Thinking seven generations ahead: Mi’kmaq language resurgence in the face of settler colonialism

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University of New Brunswick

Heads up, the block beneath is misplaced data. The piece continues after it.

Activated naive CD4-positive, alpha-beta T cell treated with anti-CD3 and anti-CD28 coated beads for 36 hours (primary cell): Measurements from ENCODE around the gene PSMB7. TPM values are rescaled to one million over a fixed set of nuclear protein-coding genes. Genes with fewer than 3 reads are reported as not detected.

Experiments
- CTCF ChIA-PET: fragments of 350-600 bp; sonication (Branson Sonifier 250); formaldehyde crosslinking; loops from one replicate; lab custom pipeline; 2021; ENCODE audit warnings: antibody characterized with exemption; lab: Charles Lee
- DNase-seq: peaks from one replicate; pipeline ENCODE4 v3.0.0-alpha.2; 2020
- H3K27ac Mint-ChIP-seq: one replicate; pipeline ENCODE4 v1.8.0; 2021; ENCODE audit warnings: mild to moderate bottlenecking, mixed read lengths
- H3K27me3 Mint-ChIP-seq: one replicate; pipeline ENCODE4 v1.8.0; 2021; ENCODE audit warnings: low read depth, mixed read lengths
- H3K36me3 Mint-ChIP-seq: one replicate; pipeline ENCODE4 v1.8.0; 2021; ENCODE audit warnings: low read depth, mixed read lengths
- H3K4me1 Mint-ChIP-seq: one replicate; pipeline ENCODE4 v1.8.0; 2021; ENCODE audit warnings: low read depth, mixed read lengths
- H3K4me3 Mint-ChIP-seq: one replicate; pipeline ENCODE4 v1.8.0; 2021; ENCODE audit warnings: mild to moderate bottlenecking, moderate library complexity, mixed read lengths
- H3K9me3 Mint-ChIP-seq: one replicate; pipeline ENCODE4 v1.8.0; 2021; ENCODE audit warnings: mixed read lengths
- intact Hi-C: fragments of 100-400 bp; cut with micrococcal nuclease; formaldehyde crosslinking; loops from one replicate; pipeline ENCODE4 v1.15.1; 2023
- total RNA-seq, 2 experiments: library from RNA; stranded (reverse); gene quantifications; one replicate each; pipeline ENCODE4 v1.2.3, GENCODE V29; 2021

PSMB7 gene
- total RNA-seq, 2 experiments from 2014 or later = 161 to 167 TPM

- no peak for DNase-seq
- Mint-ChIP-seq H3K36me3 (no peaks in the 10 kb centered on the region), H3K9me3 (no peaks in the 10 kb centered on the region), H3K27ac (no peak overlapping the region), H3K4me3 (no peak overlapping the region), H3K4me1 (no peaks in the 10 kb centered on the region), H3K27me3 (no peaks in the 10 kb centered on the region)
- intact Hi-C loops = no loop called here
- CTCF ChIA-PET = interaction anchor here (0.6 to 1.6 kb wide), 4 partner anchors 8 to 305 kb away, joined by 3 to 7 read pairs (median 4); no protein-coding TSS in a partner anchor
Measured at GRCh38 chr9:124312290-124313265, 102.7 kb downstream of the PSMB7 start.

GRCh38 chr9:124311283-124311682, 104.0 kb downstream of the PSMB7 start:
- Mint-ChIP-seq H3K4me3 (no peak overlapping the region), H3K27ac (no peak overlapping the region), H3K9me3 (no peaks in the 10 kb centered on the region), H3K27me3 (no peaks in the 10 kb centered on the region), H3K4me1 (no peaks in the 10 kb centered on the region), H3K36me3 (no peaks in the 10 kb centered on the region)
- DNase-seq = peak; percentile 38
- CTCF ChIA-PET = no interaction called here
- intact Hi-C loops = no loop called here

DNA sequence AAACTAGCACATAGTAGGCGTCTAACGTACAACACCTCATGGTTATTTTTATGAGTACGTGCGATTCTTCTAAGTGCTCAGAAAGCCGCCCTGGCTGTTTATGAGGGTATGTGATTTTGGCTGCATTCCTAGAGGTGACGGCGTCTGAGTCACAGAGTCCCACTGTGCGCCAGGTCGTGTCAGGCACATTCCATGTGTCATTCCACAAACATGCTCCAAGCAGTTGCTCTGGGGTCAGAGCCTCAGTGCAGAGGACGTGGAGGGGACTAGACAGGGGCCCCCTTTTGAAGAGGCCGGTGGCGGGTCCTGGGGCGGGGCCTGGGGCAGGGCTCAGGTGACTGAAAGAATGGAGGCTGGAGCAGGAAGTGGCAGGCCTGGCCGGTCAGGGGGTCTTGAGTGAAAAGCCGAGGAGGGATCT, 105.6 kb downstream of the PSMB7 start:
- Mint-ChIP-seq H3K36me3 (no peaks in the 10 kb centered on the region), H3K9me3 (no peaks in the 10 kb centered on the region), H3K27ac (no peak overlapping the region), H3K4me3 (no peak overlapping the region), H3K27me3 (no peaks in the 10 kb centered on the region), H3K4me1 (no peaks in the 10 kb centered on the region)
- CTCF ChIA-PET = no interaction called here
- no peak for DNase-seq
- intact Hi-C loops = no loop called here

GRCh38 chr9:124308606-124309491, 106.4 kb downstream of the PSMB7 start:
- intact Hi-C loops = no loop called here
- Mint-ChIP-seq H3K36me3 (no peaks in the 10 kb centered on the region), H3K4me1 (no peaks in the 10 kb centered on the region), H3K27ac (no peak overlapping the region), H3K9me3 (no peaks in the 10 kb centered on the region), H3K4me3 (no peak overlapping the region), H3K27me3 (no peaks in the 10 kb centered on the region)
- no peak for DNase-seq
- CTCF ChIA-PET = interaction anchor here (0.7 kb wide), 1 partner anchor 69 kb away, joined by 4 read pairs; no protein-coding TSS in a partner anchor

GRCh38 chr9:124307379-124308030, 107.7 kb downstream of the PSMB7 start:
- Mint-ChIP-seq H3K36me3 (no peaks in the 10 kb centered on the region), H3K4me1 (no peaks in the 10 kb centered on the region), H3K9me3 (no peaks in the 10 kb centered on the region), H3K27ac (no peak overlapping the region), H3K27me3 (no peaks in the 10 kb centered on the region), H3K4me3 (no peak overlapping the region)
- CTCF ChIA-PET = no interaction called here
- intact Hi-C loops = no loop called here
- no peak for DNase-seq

We are living in the 21st century and many Indigenous students across Canada live in ‘shame’, not knowing their language and culture. Indigenous students can feel like they are living in two worlds when they leave their communities to pursue postsecondary education. This can embed a fear in students that affects their public speaking, pronunciation, and response in their mother tongue. Indigenous critics of settler colonialism (Alfred, 2008; Battiste, 2013; Grande, 2004; Simpson, 2011) and critical education theorists (Kincheloe, 2008) have identified that mainstream education is a means of maintaining the status quo as represented by colonialism. A resurgence of language is needed for First Nation learners and educators and this resurgence is required if we are going to maintain, recover and reclaim Indigenous languages (Bear Nicholas, 2008). Simpson (2008) asserts that, “we have to regenerate our languages so we have communities of fluent speakers (p.17)… we need our Elders, our languages, along with vision, intent, commitment, community and ultimately, action” (p. 23).